He goes on to describe the myriad ways in which mathematical beauty (to him) appears in a work. It's interesting to read it, but what's even more important is the disclaimer:
...what follows are my personal preferences and make no claim to universality. In fact I glory in the diversity of mathematics and the lack of a uniform straightjacket [sic]. This is what makes it live.
At the end of the essay, he briefly dwells on the role of applied work in mathematics (another topic of relevance in theoryCS):
Much of mathematics was either initiated in response to external problems or has subsequently found unexpected applications in the real world. This whole linkage between mathematics and science has an appeal of its own, where the criteria must include both the attractiveness of the mathematical theory and the importance of the applications. [...]. Not only can we mathematicians be useful, but we can create works of art at the same time, partly inspired by the outside world.

Friday, October 07, 2005

Priority Sampling...

Today's AT&T Labs math seminar was by Mikkel Thorup, who talked about a new paper with Nick Duffield and Carsten Lund on priority sampling.

Suppose you are given items 1, 2, 3, ... n with weights wi. The goal is to be able to compute subset sum queries: For a given set of indices I (the query), compute the sum of all weights wi, i \in I. In situations of interest, n is huge, so you can't really store all the weights. What you'd like to be able to do is sample from the universe, obtaining a representative set of indices S with appropriate weights, so that when a query comes in, you add up the weights of elements in the intersection of I and S, and return that as your answer.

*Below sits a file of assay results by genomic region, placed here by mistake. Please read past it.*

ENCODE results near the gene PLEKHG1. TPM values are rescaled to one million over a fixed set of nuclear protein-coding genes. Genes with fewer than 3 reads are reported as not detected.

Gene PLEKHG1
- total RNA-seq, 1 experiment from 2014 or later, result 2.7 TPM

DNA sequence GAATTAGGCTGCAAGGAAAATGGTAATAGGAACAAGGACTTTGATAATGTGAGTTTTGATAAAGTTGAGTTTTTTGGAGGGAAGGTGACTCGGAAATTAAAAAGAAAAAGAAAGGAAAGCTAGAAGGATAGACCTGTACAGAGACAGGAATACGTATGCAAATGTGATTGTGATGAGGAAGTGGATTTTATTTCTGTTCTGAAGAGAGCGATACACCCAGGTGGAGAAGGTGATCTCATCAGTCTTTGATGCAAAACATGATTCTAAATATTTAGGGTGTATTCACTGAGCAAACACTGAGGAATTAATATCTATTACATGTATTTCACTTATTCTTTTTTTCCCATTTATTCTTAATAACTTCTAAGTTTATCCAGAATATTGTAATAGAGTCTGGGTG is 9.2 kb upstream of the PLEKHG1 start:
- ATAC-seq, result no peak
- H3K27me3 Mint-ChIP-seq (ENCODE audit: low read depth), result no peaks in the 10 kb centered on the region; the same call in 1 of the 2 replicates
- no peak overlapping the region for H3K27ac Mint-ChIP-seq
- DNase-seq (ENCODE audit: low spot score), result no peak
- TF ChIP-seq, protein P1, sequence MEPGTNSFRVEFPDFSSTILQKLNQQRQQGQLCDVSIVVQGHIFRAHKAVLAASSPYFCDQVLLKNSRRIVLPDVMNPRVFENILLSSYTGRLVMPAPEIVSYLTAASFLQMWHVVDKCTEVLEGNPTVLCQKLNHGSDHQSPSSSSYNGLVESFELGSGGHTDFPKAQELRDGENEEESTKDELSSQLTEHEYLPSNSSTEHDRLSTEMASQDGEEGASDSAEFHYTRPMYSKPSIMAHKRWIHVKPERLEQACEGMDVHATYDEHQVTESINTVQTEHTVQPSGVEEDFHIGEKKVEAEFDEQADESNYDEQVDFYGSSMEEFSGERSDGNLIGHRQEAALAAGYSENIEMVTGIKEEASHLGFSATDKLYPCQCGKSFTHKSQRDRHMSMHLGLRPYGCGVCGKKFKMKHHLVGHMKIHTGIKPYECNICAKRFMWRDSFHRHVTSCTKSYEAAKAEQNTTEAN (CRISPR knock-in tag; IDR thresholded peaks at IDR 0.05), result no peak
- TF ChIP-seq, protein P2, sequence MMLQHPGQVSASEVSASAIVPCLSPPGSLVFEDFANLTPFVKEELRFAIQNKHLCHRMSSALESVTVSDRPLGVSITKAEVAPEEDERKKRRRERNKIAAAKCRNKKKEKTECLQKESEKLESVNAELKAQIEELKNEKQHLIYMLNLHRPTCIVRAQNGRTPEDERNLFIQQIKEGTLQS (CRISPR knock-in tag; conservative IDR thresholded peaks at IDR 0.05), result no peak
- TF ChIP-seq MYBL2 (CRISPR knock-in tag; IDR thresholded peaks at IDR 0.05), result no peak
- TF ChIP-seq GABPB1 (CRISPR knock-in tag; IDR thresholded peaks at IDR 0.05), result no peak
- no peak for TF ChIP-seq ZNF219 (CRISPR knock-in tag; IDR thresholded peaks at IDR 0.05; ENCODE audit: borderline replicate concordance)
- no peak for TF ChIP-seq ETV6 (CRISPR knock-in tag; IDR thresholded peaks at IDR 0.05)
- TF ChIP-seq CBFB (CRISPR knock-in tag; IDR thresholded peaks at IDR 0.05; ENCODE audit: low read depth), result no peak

Now you can sample the items uniformly at random, but you'd miss the (typically few) elements with high weight. You could do weighted sampling, but then you'd constantly be hitting the elements with high weight, and that's no good. What you really need is some kind of weighted-sampling without replacement (which you can simulate by throwing out duplicates, but then you waste time trying to find a reasonable sample).